Phlegm is a type of mucus produced in the lungs and lower respiratory tract. It is most noticeable when a person is acutely sick or has a longstanding health condition.
Mucus forms a protective lining in certain parts of the body, even when a person is well. Mucus keeps these areas from drying out and helps to defend against invaders, including viruses and bacteria.
Though a healthy body requires some mucus, too much can be uncomfortable. Excess may be caused by:
– infections, such as the common cold or flu
– irritation of the nose, throat, or lungs
– digestive conditions, such as gastroesophageal reflux disease
– smoking tobacco products
– lung diseases, such as pneumonia, lung cancer, cystic fibrosis, or chronic obstructive pulmonary disease
Experts Recommend This
Normally you should be able to cough phlegm out, but sometimes it needs a little coaxing! Before reaching for the pharmaceutical decongestant (which can sometimes thicken phlegm, making it even more difficult to cough up), try these home remedies for reducing phlegm.
This wonderful sweet treat is recognized as a demulcent, which soothes your throat. According to Healthy Holistic Living, honey also contains dextromethorphan which is commonly found in cough medicines. There are a number of ways you can take honey—try a tablespoon of it with a pinch of black pepper, which will aid in fighting the infection. You can add honey to warm water (with or without lemon), and you can have multiple cups a day. Watch your sugar intake with this one, but if you’re not diabetic then a few spoons a day while you’re unwell won’t do you any harm.
Healthy Holistic Living cannot emphasize enough what a superfood lemons are. They have antibacterial properties, their Vitamin C component boosts our immune systems, and the acetic acid is so powerful it can also be used as a great cleaning product around your home. The most pleasant way to get your lemon fix is to add two teaspoons of freshly squeezed juice to a cup of warm water, and sweeten it with some honey (which is also good for reducing phlegm—we’ll get to that next).
This is one of the best ways to loosen up stubborn phlegm in your chest and throat. The hot steam liquifies the phlegm, allowing you to cough it up, according to Livestrong. Try having a long, hot shower, keeping the fan off and the doors closed to seal in all the steam. Alternatively, you can fill a mixing bowl or a basin with boiling water. Lean over the bowl with your head covered by a towel and inhale the steam for as long as necessary to loosen up the phlegm. Be very careful with this method, as steam can cause serious burns. Approach it gently without putting your face too close to the water, and ensure there are no children or pets around who might accidentally tip the water over.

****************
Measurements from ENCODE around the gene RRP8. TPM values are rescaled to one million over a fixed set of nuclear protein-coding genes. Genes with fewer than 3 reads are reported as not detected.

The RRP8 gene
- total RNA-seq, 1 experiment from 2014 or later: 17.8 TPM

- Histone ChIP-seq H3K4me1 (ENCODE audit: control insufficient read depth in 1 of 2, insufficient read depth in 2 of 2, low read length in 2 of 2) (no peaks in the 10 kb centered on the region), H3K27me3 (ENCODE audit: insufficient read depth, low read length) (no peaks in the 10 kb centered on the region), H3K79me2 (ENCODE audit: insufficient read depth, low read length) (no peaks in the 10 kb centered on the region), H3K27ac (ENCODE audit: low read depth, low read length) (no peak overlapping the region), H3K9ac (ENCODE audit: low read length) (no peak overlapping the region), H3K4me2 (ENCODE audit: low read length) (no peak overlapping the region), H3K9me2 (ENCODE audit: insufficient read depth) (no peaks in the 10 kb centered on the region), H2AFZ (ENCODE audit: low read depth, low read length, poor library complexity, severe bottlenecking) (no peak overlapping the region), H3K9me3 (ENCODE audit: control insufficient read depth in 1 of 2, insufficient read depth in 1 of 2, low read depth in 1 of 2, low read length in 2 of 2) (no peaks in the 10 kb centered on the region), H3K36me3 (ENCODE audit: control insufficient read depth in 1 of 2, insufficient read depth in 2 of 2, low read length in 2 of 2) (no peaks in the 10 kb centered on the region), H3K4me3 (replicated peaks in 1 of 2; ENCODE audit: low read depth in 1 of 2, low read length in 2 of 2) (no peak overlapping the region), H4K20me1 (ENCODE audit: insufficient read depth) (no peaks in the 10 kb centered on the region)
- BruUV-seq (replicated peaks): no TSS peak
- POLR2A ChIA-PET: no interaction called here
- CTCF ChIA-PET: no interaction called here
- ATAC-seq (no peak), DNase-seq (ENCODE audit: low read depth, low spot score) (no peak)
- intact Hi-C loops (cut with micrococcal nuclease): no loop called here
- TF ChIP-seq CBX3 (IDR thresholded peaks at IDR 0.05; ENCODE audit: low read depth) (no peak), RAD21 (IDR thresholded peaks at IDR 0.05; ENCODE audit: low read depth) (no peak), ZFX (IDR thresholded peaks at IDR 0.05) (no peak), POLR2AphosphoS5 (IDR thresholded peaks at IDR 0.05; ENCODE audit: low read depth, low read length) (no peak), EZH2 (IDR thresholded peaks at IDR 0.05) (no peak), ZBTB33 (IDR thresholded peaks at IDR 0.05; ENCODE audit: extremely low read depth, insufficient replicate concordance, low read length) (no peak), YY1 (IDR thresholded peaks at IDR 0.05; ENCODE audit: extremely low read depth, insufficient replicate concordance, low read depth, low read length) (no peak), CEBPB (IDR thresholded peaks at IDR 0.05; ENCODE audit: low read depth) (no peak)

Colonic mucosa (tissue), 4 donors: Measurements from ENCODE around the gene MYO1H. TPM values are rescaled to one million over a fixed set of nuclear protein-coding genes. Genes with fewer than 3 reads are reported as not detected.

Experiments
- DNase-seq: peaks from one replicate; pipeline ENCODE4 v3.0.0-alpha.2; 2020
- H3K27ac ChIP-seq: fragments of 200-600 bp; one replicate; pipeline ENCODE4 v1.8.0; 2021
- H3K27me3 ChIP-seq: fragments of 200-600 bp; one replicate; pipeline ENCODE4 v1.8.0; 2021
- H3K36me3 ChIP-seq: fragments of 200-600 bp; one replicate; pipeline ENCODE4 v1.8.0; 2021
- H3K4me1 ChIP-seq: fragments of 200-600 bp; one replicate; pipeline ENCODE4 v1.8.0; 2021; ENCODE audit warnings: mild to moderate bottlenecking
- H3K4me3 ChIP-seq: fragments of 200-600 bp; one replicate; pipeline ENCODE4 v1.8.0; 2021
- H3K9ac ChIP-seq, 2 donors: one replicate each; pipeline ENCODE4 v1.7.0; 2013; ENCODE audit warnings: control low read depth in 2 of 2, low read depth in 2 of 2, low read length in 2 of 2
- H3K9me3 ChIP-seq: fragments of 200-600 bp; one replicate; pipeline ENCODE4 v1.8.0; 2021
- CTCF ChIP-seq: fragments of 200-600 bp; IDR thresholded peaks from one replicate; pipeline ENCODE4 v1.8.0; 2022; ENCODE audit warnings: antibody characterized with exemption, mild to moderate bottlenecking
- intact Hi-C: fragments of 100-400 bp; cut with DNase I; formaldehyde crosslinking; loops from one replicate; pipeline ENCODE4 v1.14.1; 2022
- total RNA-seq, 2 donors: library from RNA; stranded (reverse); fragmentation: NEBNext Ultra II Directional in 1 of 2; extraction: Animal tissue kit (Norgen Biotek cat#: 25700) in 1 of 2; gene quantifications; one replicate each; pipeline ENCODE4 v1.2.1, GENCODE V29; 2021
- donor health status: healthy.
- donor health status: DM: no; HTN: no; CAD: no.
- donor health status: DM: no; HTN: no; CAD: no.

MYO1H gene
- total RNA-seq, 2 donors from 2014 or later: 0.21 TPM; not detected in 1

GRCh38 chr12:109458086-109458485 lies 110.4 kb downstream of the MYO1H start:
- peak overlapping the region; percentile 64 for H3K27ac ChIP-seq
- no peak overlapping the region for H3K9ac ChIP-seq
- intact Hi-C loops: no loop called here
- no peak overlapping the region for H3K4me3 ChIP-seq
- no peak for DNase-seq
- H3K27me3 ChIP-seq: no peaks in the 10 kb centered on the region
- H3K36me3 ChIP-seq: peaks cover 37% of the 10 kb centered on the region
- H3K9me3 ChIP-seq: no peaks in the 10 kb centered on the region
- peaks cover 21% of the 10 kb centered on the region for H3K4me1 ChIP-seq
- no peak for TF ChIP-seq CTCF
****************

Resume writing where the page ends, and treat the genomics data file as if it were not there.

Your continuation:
4. Chest percussion
WebMD describes a technique whereby you create vibrations on the chest using a cupped hand. These vibrations help to move the phlegm into larger airways so that it can be coughed up. Chest percussion can be done at home by a partner, but it is important that you see your doctor first for proper instruction.
5. Salt water
This is a fantastic remedy for three reasons, according to Top 10 Home Remedies. Salt water is a powerful antibacterial agent, it relaxes your throat, and it reduces inflammation. Dissolve a pinch of salt in a glass of warm water and gargle. Rinse and repeat several times a day.
6. Nasal irrigation
We’ve talked about gargling salt water, but you can also try rinsing your nasal passages with it. Nasal irrigation is the method of pouring a saline solution into one nostril to loosen up the mucus that has collected there, and then draining it out of the other nostril. WebMD emphasizes the importance of using distilled or boiled water when making your own saline solution, and rinsing your irrigation device after each use.
7. Warm compress
Try soaking a washcloth in hot water and laying it over the affected areas of your body—the warmth will heat up and liquify the mucus.
8. Essential oils
Natural Living Ideas suggests making use of a diffuser to waft the aroma of essential oils throughout your room. Eucalyptus, peppermint, and rosemary are all essential oils with decongestant properties that help to open the airways.
Turmeric may be the latest super-spice, but people have been using it for thousands of years. According to Top 10 Home Remedies, turmeric’s antiseptic properties kill the bacteria that cause excessive mucus, and turmeric naturally strengthens the immune system. Try simply adding a teaspoon of turmeric to a glass of hot water, and gargling. You can also add it to a glass of hot milk for a soothing and spicy drink, but take care with this one as many people find that milk encourages the production of phlegm.
10. Hot drinks
You might have noticed a common thread throughout these remedies—many of them include a glass of warm water. Natural Living Ideas emphasizes the importance of drinking hot drinks while you’re under the weather. They’re comforting and keep you hydrated, but they’re also effective in loosening mucus from your throat and chest. You can have warm water with lemon, herbal teas, or even a cup of chicken broth. This isn’t an old wive’s tale—researchers have tested the effects of hot and cold drinks on people suffering from the flu, and found that those who were given a hot drink experienced instant and prolonged relief from their flu symptoms.
RESOURCES: home.remedydaily.com, medicalnewstoday.com, HEALTHY HOLISTIC LIVING, WEBMD, TOP 10 HOME REMEDIES, AND LIVESTRONG